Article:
Classical Music As Racist Institution Charlotte Higgins is unequivocal: Classical music is institutionally racist. The extent to which it is dominated by white faces - audiences, performers, administrators and critics alike - is overwhelming. Black taxpayers may be paying their share of the bill for an important tranche of Britain's cultural life, but few are either participating in it or enjoying it. British theatre may be witnessing a flowering of extraordinary black acting and writing talent, but classical music remains determinedly white. This lack of participation, however, does not reflect lack of appetite." The Guardian (UK) 11/14/03 

At Home With Pinchas Zukerman It's been five years since Pinchas Zukerman took over as music director of Ottawa's National Arts Center Orchestra. "Whatever the specific contributions of each of the current administrators, the National Arts Center Orchestra seems to be thriving, and this at a time when many Canadian orchestras are suffering much the same economic woes as their American counterparts. True, it operates on a relatively small scale. With 50 permanent members, it is about half the size of the largest North American orchestras." The New York Times 11/16/03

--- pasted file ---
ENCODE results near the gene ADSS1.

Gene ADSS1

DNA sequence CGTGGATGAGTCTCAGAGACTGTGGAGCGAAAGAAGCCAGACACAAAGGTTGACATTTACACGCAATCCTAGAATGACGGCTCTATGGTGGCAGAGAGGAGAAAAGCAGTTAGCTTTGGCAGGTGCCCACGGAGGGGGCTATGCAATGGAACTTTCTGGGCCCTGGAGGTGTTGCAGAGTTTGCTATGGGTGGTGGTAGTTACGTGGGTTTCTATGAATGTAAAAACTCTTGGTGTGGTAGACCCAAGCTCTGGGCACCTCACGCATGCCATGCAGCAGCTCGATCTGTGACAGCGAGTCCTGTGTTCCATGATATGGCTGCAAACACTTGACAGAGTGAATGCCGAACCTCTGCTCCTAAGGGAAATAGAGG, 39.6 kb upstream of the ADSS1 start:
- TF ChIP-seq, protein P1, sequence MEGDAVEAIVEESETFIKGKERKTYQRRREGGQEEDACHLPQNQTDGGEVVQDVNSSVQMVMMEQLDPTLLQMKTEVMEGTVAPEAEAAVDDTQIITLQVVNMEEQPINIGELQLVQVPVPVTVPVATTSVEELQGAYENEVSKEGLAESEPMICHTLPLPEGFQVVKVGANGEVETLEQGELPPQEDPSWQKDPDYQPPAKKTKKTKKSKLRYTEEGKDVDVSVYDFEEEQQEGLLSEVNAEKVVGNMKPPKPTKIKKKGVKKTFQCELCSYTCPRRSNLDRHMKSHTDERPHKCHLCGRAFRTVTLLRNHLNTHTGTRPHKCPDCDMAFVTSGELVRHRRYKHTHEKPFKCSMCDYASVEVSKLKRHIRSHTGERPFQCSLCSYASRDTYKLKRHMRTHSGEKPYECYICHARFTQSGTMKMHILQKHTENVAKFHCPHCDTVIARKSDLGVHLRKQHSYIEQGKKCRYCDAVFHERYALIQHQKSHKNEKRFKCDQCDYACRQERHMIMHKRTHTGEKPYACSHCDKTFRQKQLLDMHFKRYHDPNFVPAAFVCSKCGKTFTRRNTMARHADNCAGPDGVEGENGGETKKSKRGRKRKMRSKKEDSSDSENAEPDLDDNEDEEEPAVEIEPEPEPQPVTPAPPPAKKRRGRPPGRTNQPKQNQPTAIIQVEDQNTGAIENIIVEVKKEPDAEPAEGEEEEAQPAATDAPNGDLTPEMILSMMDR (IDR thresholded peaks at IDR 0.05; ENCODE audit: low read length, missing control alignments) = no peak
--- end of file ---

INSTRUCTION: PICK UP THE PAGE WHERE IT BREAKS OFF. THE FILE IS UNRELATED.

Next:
Rattle + Berlin In America A season after he took over as music director of the Berlin Philharmonic, Simon Rattle is bringing the orchestra to America. "Today's Berlin, Rattle has found, is a lively, slightly dangerous place in which to live. The Russian Mafia, a holdover from the Cold War era, is still in evidence in this gateway to the East. In a strange way the BPO mirrors this rough-and-tumble society, he says. 'They tend to hire musicians that other orchestras reject as being too extreme - people who are chamber musicians rather than orchestra musicians. One of them said to me, `Simon, we're sick of experience. What we want is talent.' However, because the Berlin Philharmonic of 2003 is more heterogeneous in its membership than ever before in its 121-year history does not mean it has lost its distinctive character." Chicago Tribune 11/16/03 

One Of The UK's Largest-Ever Private Gifts To The Arts... A London businessman is giving £20 million to be split between the Royal Opera House and the Wales Millennium Centre and form a partnership between the two. It is one of the largest single private donations ever made to the performing arts in the UK. "The gift comes with strings: as well as cooperating with one another, both will be expected to work with opera and ballet companies in South Africa" The Guardian (UK) 11/16/03